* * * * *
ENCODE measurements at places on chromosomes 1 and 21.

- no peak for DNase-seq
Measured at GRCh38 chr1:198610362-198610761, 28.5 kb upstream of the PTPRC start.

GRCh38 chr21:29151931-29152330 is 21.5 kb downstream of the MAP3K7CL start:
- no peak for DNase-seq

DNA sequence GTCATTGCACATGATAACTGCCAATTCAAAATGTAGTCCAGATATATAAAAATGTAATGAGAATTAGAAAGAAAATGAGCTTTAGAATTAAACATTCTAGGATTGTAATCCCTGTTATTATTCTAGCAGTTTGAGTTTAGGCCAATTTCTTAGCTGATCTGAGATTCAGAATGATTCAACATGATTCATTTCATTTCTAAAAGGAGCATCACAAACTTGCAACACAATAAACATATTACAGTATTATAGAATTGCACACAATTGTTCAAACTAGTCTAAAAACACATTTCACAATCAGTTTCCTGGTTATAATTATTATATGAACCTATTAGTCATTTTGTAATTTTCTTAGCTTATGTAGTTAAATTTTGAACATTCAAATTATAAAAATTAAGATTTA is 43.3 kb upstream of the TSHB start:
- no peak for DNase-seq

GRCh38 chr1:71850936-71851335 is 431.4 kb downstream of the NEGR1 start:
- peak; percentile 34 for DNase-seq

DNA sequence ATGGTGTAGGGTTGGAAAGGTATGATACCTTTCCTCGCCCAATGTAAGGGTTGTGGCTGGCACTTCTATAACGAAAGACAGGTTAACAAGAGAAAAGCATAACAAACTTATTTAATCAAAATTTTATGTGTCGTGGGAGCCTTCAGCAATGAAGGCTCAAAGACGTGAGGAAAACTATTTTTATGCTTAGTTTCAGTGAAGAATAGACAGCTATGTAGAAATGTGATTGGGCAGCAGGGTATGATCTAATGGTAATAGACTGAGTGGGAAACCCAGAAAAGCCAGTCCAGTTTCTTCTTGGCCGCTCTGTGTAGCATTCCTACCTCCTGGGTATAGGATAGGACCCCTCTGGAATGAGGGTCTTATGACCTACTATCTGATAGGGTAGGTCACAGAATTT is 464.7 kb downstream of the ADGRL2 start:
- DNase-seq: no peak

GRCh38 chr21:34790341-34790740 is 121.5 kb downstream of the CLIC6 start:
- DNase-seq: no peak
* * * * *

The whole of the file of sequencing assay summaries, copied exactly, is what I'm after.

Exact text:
ENCODE measurements at places on chromosomes 1 and 21.

- no peak for DNase-seq
Measured at GRCh38 chr1:198610362-198610761, 28.5 kb upstream of the PTPRC start.

GRCh38 chr21:29151931-29152330 is 21.5 kb downstream of the MAP3K7CL start:
- no peak for DNase-seq

DNA sequence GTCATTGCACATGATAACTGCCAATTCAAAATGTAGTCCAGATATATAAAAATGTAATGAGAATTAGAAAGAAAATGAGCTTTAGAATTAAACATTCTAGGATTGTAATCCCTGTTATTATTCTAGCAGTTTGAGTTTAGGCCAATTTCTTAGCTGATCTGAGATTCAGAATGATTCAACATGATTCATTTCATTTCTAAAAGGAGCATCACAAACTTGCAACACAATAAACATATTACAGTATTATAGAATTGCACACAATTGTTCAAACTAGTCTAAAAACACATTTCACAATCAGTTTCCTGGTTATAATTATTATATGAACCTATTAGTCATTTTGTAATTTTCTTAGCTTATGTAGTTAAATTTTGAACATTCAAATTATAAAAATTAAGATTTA is 43.3 kb upstream of the TSHB start:
- no peak for DNase-seq

GRCh38 chr1:71850936-71851335 is 431.4 kb downstream of the NEGR1 start:
- peak; percentile 34 for DNase-seq

DNA sequence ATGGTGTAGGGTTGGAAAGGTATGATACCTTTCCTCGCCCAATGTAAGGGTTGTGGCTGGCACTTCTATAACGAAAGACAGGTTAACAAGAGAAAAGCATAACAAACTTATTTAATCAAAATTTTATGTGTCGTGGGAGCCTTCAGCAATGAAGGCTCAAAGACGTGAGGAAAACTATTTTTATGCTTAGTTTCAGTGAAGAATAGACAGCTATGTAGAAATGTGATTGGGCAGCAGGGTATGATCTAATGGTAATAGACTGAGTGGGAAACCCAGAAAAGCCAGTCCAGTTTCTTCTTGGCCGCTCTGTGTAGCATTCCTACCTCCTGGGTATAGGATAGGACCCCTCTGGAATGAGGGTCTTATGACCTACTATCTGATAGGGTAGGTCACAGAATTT is 464.7 kb downstream of the ADGRL2 start:
- DNase-seq: no peak

GRCh38 chr21:34790341-34790740 is 121.5 kb downstream of the CLIC6 start:
- DNase-seq: no peak